EDITOR’S NOTE: Religion news during the Final Four? Well, the final game will pit Texas vs. California, no matter what. That has culture wars implications. But the game hoops junkies want is Gonzaga vs. Baylor, the Jesuits vs. the Texas Baptists. Enough said. But what about a religion story with a pandemic hook? Clemente Lisi found one.
A stroll through the European paintings gallery at the Metropolitan Museum of Art in New York City brings you face-to-face with dozens of masterpieces. Among them is an altarpiece by the Italian Baroque artist Giovanni Francesco Barbieri, commonly known as Guercino.
The piece depicts the celebration of Luigi (also known as Aloysius) Gonzaga, who resigned his inherited title of marquis (he was a member of a prominent Renaissance-era family) to become a Jesuit in 1585 in order to care for the poor in Rome.
Gonzaga died in 1591 at the age of 23 as a result of the plague. He was canonized a saint in 1726.
What does this painting and the man it depicts have to do with March Madness?
Turns out a lot. Gonzaga (the saint) and Gonzaga (the basketball team) are two different things. Nonetheless, the patron saint of Christian youth — who then died serving the poor in a pandemic — can help inspire a team to the final prize. Indeed, it would be only fitting that Gonzaga win it all after the year of COVID-19. And during a college basketball season when historical powerhouses such as North Carolina and Duke are not in contention, Gonzaga could very well capture its first national championship.
It’s no surprise that a Catholic university is among the heavy favorites this season in men’s hoops. After all, Catholic centers of higher education are no strangers to winning the NCAA Tournament. Villanova did it as recently as 2018.
Leading the pack is undefeated Gonzaga, runners up in 2017, who are undefeated so far this season. The school, located in Spokane, Wash., was once considered an underdog capable of defeating high-ranked teams, has reached the tournament every season since 1999. They have advanced to the Sweet 16 on six consecutive occasions.
“Gonzaga, the university, honors Gonzaga, the saint, with a statue at a parish church adjacent to the campus. Aloysius Gonzaga is depicted carrying a man diminished by disease, head resting on the saint’s shoulder,” wrote Erik Brady, a sports reporter for USA Today. “The sculpture commemorates Gonzaga’s time in plague-swept Rome in the late 16th century, when he would seek sufferers in the streets, carry them to hospitals, wash their wounds and nourish their souls.”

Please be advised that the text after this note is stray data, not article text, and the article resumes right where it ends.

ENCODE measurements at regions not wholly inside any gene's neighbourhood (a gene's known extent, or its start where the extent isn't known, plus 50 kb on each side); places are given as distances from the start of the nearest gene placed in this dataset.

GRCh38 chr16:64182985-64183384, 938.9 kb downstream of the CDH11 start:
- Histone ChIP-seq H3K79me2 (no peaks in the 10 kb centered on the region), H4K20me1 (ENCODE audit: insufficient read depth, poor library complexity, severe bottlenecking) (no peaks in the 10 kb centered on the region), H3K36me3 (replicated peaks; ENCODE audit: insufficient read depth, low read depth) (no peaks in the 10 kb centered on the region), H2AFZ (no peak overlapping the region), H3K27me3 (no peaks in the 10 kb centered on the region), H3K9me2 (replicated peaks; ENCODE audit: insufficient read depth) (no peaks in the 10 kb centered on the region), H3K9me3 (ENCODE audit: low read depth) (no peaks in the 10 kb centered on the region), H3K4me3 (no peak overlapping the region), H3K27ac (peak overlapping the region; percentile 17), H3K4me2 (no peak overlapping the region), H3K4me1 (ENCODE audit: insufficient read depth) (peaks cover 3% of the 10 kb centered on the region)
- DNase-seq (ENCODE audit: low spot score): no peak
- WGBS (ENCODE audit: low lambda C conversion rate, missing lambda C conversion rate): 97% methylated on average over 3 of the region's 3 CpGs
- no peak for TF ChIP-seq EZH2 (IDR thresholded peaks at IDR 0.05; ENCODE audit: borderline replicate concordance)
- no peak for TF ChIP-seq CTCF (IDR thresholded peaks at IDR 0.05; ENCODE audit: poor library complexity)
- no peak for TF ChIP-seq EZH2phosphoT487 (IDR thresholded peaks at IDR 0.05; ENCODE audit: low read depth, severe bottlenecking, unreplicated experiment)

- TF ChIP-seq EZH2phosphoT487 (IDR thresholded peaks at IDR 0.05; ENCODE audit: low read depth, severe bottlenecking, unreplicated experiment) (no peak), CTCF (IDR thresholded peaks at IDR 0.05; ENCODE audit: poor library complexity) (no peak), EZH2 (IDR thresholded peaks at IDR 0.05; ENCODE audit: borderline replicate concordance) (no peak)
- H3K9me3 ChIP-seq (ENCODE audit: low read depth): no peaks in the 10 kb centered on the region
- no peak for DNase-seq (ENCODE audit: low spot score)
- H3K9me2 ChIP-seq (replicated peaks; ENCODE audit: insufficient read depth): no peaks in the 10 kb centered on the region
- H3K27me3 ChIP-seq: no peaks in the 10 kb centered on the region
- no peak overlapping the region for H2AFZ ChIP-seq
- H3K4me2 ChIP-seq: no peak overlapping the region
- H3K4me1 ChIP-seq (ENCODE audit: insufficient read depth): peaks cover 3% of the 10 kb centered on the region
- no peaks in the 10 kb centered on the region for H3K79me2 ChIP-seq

Gonzaga, which are ranked No. 1, is poised to win the title after reaching the Final Four on Tuesday night following a 85-66 blowout of No. 6 USC.
For now, Gonzaga is on a collision course to meet Baylor, a Texas Baptist research university in Texas, in the championship game. Religion storylines are no surprise this time of year when it comes to basketball (Oral Roberts’ Sweet 16 run earlier in the tournament sparked some controversy) and schools like Gonzaga make sure there’s plenty for sportswriters to ponder as they file their stories from various Indiana venues, where the tournament is being held this season because of the virus.
But Gonzaga’s name has also resulted in some botching the way to pronounce the school’s name.
“It seems to come up every year during NCAA Tournament time,” Pete Tormey, the school’s associate director of public relations, told NBC. “To be honest, it’s really kind of a regional pronunciation. Things are pronounced differently and we understand that, so it’s kind of a tongue-in-cheek situation.”
It’s not “Gone-zaw-ga” or even “Gone-jog-ga.” So, how is the name of the Jesuit school pronounced? The guide posted on its website says “Gone – ZAG (as in “bag”) – uh.”
All this confusion comes for a program that’s relatively new at basketball success. The private liberal arts school made the NCAA Tournament for the first time in 1995.
CONTINUE READING: “Why It’s Fitting That Gonzaga Is Favored To Win The NCAA Tournament During A Pandemic” by Clemente Lisi at Religion Unplugged.